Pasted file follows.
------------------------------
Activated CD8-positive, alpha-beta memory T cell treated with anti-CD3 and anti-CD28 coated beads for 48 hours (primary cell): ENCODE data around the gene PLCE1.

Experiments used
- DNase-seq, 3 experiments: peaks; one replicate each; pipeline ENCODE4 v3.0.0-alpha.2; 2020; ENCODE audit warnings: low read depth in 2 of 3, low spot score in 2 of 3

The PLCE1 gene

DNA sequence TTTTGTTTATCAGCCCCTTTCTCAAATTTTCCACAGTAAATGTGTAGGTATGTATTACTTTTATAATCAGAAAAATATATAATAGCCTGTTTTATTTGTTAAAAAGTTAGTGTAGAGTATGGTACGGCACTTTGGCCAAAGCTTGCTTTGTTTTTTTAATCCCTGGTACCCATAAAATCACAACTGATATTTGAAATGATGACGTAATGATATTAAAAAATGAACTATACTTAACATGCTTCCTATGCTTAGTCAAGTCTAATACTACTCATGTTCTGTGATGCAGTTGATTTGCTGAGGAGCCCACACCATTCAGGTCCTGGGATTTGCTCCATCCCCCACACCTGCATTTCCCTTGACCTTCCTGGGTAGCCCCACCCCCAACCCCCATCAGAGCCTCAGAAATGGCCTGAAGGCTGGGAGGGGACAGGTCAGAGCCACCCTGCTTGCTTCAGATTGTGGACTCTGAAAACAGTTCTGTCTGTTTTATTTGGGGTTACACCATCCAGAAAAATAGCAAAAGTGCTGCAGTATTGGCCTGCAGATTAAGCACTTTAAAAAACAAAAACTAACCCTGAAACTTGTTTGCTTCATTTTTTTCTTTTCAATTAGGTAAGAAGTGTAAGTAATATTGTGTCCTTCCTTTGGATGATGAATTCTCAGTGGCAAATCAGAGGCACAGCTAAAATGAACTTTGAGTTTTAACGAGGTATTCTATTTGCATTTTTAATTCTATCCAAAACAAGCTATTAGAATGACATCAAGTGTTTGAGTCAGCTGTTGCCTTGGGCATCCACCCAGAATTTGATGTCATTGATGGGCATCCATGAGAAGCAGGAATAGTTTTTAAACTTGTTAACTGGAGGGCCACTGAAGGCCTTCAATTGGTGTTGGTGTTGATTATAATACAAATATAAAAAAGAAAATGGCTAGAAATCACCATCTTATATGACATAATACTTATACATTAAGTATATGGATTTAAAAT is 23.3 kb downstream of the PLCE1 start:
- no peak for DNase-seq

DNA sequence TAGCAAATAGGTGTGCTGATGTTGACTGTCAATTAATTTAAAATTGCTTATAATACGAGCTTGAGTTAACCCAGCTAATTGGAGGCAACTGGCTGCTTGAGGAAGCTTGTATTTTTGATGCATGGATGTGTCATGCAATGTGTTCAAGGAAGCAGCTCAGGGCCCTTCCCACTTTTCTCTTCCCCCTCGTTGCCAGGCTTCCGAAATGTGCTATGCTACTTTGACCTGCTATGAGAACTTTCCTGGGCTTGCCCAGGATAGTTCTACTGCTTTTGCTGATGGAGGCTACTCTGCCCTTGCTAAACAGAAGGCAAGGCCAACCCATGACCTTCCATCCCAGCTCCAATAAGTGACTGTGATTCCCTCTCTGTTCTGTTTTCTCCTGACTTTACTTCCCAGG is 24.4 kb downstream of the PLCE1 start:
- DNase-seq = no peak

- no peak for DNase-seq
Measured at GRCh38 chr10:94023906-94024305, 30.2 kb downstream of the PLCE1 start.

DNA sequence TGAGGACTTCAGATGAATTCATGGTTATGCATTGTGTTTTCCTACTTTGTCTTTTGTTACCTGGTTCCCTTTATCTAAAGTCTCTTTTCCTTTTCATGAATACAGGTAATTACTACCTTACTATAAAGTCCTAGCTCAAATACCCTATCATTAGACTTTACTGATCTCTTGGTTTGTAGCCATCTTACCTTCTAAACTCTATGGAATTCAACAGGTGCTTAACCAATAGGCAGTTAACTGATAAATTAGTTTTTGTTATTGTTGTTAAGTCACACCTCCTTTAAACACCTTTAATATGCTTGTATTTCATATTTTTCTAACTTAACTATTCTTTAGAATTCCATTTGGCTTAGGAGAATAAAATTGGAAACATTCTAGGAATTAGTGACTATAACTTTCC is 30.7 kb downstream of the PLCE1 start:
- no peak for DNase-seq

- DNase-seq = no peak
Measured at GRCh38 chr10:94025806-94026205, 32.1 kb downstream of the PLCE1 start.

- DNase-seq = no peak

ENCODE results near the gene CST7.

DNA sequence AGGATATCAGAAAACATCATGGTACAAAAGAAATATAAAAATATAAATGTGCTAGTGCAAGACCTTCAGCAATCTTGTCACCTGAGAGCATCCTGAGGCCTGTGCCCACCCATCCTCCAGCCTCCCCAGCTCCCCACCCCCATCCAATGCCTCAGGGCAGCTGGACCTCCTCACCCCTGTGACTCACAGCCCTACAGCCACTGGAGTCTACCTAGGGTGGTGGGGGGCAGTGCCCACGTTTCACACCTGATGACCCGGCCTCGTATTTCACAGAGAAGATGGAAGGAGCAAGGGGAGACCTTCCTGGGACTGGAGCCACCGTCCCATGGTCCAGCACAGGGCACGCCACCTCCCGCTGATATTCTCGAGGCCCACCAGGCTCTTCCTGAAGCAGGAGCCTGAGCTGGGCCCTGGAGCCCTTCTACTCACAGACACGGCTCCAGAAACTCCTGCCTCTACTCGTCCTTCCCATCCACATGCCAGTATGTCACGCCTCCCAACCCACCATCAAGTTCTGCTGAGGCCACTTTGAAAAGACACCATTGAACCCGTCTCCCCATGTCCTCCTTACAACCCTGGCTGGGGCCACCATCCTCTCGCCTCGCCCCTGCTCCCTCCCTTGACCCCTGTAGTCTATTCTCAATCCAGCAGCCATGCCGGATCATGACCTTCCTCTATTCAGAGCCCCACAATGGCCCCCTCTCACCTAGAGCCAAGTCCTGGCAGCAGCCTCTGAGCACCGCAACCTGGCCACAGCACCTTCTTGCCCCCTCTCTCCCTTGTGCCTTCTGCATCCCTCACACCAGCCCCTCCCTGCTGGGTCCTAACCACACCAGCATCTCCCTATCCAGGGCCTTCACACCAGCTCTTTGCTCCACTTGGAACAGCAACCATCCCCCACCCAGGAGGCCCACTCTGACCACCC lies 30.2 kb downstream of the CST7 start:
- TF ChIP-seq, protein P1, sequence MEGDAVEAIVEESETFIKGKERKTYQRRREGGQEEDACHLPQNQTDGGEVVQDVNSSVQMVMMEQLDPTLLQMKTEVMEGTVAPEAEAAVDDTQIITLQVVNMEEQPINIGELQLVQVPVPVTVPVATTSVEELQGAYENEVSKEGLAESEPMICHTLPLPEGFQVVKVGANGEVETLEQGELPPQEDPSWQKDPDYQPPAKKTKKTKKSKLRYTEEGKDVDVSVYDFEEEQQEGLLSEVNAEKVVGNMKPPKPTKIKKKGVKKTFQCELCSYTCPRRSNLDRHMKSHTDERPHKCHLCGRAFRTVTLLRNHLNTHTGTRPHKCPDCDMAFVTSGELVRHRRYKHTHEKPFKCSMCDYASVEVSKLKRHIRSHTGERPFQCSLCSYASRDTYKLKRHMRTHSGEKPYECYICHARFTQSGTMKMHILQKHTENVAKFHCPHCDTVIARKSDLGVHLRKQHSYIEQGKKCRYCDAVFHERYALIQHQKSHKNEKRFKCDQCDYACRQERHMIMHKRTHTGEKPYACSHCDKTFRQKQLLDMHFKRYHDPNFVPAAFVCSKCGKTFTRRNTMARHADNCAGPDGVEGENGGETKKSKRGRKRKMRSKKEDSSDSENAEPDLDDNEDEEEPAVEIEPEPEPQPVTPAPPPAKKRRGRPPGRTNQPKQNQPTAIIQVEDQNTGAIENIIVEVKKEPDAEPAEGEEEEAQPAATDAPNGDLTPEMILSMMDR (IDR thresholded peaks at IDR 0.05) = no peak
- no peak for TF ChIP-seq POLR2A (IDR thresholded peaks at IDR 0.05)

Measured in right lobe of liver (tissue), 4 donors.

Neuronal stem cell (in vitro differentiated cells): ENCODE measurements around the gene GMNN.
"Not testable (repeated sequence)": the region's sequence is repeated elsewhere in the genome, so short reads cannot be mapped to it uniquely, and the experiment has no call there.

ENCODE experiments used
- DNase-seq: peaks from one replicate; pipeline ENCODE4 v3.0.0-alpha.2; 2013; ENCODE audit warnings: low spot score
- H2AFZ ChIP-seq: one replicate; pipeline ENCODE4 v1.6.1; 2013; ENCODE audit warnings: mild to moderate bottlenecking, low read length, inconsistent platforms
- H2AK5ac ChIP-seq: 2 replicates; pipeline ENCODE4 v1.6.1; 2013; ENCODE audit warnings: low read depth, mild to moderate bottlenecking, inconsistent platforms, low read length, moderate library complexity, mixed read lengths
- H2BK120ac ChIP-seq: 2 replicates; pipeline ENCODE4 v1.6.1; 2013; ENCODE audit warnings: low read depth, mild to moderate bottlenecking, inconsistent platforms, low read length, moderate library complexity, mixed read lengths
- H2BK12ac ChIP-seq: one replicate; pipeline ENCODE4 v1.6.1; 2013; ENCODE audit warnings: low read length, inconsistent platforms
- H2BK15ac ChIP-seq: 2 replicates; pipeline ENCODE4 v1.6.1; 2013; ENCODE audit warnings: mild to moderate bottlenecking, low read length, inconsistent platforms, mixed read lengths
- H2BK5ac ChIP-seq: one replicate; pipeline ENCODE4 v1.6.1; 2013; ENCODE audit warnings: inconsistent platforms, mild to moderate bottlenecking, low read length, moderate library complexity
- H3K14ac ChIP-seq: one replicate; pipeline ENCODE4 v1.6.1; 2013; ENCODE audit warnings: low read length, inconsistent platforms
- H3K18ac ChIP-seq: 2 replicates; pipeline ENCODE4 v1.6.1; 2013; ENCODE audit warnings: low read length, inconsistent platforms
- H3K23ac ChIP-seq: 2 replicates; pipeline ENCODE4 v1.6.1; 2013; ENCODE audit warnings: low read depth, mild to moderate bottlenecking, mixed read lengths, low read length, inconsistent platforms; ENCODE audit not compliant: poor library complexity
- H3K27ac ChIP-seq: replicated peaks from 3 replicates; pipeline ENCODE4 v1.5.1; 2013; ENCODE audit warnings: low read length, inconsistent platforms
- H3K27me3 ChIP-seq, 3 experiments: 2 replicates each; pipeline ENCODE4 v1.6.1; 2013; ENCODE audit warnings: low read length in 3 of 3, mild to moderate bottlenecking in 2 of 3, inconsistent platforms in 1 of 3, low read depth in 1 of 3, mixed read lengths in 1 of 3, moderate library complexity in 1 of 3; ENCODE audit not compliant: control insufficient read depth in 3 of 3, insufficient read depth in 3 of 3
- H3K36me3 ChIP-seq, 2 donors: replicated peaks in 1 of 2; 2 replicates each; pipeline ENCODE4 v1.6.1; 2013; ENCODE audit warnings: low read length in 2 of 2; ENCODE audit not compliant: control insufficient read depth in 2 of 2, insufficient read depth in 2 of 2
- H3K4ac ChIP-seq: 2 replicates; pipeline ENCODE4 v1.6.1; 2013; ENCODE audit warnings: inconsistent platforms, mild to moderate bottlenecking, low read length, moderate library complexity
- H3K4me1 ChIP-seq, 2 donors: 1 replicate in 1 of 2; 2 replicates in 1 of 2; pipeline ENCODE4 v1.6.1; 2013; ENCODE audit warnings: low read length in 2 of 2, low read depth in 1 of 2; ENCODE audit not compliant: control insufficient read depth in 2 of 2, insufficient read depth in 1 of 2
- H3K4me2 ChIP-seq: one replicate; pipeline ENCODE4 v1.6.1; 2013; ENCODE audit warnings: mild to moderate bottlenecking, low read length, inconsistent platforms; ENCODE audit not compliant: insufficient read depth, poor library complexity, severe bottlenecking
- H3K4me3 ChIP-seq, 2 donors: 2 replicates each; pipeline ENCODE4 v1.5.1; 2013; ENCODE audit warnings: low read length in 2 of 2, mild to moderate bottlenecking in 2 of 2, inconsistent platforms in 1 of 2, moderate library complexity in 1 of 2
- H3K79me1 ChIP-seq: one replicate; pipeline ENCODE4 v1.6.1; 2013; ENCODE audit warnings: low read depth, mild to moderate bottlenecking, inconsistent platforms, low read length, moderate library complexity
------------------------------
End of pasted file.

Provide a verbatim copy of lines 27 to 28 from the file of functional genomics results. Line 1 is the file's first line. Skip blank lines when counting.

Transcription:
- H2BK120ac ChIP-seq: 2 replicates; pipeline ENCODE4 v1.6.1; 2013; ENCODE audit warnings: low read depth, mild to moderate bottlenecking, inconsistent platforms, low read length, moderate library complexity, mixed read lengths
- H2BK12ac ChIP-seq: one replicate; pipeline ENCODE4 v1.6.1; 2013; ENCODE audit warnings: low read length, inconsistent platforms